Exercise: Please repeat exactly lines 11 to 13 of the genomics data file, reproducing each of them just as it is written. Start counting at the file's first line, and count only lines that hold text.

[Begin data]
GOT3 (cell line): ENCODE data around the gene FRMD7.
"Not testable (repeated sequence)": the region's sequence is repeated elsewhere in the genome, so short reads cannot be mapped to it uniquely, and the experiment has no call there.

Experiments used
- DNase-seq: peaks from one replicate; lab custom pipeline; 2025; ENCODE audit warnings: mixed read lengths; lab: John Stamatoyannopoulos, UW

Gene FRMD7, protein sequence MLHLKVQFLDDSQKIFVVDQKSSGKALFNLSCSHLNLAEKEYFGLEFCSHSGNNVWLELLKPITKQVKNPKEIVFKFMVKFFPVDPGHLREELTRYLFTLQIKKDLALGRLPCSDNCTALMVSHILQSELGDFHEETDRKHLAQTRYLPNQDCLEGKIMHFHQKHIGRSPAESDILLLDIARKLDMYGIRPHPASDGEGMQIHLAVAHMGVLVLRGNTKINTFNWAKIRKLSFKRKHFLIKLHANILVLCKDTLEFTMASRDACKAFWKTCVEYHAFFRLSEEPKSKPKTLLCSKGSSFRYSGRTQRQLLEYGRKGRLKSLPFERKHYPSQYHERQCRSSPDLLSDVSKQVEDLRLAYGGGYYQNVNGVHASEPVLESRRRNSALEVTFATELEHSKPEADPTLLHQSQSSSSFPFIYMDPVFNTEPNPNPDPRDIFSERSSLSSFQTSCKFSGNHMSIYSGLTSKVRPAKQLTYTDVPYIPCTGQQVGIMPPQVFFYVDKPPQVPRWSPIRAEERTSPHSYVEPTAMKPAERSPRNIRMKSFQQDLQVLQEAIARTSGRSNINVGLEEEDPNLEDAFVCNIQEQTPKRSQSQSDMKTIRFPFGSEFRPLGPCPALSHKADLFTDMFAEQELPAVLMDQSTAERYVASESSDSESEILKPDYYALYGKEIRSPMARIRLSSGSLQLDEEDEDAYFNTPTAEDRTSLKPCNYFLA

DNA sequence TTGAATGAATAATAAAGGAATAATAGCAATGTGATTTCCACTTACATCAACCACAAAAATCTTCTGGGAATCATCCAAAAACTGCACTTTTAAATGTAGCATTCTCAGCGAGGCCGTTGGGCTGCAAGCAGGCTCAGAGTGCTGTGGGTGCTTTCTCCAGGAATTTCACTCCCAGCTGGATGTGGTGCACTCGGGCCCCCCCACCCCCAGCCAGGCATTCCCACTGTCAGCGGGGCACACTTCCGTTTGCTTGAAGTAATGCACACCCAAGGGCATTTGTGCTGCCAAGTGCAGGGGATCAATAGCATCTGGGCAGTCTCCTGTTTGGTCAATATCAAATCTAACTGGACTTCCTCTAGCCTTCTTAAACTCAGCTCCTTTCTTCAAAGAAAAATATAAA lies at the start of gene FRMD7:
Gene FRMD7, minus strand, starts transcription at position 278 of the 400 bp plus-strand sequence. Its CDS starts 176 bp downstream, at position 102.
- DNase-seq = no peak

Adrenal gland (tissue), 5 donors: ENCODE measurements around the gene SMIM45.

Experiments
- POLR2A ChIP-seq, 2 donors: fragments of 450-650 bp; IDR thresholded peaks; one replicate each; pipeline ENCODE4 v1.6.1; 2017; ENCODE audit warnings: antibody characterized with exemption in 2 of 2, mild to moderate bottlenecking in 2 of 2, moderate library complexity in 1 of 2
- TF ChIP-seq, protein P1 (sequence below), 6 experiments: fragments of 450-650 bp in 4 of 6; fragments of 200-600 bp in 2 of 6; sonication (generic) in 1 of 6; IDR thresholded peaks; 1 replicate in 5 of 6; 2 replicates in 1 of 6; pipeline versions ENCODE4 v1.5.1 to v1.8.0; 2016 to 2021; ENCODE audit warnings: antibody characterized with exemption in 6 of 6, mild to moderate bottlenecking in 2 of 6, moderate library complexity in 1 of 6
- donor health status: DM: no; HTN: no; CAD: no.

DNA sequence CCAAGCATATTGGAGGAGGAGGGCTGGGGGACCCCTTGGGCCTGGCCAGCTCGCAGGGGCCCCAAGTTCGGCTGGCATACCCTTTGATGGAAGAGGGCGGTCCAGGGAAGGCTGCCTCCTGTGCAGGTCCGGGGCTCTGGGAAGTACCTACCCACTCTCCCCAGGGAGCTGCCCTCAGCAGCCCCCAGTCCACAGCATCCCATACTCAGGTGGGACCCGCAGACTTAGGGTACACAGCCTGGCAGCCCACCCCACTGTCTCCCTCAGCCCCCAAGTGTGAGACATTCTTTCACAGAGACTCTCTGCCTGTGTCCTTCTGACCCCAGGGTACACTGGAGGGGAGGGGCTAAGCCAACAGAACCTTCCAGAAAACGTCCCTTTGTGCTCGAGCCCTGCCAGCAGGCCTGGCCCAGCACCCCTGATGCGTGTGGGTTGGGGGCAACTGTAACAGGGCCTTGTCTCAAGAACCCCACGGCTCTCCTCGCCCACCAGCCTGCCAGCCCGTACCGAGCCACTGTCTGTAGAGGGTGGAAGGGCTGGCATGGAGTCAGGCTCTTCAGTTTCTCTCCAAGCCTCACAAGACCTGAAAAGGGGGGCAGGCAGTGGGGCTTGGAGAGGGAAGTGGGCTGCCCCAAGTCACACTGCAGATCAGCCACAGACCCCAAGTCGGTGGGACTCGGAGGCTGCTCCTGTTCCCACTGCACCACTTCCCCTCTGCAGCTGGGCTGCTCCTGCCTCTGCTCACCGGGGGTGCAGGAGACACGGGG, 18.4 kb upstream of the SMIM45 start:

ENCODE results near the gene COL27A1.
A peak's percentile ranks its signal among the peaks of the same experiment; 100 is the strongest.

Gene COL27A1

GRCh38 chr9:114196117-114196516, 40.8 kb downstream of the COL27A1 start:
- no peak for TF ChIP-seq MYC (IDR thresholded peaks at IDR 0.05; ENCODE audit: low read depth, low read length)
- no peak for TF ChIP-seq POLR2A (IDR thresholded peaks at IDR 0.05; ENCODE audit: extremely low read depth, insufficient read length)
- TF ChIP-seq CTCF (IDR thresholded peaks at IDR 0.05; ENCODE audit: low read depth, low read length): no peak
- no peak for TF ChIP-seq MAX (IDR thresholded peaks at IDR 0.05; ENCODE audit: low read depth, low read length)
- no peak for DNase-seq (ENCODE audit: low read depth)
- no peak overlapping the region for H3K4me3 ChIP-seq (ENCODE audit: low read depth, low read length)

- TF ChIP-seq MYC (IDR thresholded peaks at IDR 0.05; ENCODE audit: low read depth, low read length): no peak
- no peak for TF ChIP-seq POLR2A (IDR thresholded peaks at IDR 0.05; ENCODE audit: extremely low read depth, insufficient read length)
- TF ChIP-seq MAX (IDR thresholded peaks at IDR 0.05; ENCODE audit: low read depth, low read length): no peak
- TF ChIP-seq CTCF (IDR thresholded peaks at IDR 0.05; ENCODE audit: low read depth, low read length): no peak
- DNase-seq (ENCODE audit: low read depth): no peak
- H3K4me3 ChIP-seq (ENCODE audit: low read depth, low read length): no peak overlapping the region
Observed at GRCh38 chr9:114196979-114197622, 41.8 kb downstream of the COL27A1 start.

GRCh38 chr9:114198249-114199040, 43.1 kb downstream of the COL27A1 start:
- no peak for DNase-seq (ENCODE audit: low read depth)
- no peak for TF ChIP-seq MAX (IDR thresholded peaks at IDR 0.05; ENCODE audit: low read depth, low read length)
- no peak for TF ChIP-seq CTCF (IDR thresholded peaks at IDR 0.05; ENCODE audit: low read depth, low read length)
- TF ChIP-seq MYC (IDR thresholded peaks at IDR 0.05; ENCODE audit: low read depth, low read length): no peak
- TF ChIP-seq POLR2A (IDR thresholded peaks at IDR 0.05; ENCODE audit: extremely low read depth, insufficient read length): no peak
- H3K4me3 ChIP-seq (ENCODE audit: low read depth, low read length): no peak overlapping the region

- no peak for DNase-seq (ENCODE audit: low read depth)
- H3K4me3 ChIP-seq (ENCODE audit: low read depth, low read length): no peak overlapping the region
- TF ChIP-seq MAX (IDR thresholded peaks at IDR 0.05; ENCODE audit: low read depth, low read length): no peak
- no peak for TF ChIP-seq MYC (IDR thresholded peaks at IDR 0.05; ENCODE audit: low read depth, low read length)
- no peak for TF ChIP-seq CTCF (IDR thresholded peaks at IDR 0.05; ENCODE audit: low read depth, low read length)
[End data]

- POLR2A ChIP-seq, 2 donors: fragments of 450-650 bp; IDR thresholded peaks; one replicate each; pipeline ENCODE4 v1.6.1; 2017; ENCODE audit warnings: antibody characterized with exemption in 2 of 2, mild to moderate bottlenecking in 2 of 2, moderate library complexity in 1 of 2
- TF ChIP-seq, protein P1 (sequence below), 6 experiments: fragments of 450-650 bp in 4 of 6; fragments of 200-600 bp in 2 of 6; sonication (generic) in 1 of 6; IDR thresholded peaks; 1 replicate in 5 of 6; 2 replicates in 1 of 6; pipeline versions ENCODE4 v1.5.1 to v1.8.0; 2016 to 2021; ENCODE audit warnings: antibody characterized with exemption in 6 of 6, mild to moderate bottlenecking in 2 of 6, moderate library complexity in 1 of 6
- donor health status: DM: no; HTN: no; CAD: no.